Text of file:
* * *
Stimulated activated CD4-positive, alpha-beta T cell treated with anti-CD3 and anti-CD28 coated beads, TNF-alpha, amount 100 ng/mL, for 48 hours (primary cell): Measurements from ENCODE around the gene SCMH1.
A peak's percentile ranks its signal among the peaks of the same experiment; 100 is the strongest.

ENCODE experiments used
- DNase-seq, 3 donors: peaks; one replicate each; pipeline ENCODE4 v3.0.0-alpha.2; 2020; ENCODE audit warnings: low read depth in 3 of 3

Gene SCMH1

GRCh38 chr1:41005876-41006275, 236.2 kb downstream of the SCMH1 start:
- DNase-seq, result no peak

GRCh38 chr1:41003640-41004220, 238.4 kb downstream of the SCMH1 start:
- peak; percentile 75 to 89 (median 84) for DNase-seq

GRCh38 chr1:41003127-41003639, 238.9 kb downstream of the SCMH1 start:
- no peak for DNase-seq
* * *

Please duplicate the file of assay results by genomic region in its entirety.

Stimulated activated CD4-positive, alpha-beta T cell treated with anti-CD3 and anti-CD28 coated beads, TNF-alpha, amount 100 ng/mL, for 48 hours (primary cell): Measurements from ENCODE around the gene SCMH1.
A peak's percentile ranks its signal among the peaks of the same experiment; 100 is the strongest.

ENCODE experiments used
- DNase-seq, 3 donors: peaks; one replicate each; pipeline ENCODE4 v3.0.0-alpha.2; 2020; ENCODE audit warnings: low read depth in 3 of 3

Gene SCMH1

GRCh38 chr1:41005876-41006275, 236.2 kb downstream of the SCMH1 start:
- DNase-seq, result no peak

GRCh38 chr1:41003640-41004220, 238.4 kb downstream of the SCMH1 start:
- peak; percentile 75 to 89 (median 84) for DNase-seq

GRCh38 chr1:41003127-41003639, 238.9 kb downstream of the SCMH1 start:
- no peak for DNase-seq